Jessica Krummacher’s Totem, showing as part of the Contemporary German Cinema strand at the Cambridge Film Festival, is a muted, oblique headscratcher in which the only certainty apparent is that none of the people on screen are having much of a good time. The lead character is twenty-three year old Fiona, played by Marina Frenk, who takes up a position as live-in maid in an averagely well-off household, possibly as an escape from an unhappy situation at home. Once in situ she becomes the subject of physical and mental abuse from the middle-aged couple who have employed her, both of whom seem in dire need of some psychiatric help (witness the pair of creepy baby dolls the mother insists on treating as her own offspring, the wooden alsatian dog replica in the front room and the fact that they seem not remotely bothered about their fifteen year old daughter associating with a boyfriend who looks twice that age). Fiona for the most part simply absorbs all this ill-treatment, though she does sullenly kick back against particularly extreme invasions of her personal boundaries.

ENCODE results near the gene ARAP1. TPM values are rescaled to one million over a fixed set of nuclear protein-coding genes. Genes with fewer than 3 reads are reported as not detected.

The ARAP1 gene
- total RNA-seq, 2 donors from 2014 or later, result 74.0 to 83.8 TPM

This is all pretty depressing, though the film isn’t that tough a watch, maybe because Fiona herself is not drawn as a noticeably sympathetic character, and maybe because it is a fairly clipped and disciplined piece of film-making that stays focussed (chiefly on everybody’s misery). I was however left at the end wondering a bit what the point of it all was. But I guess it just wouldn’t be a Film Festival without a dash of cryptic European family dysfunction chucked in there somewhere.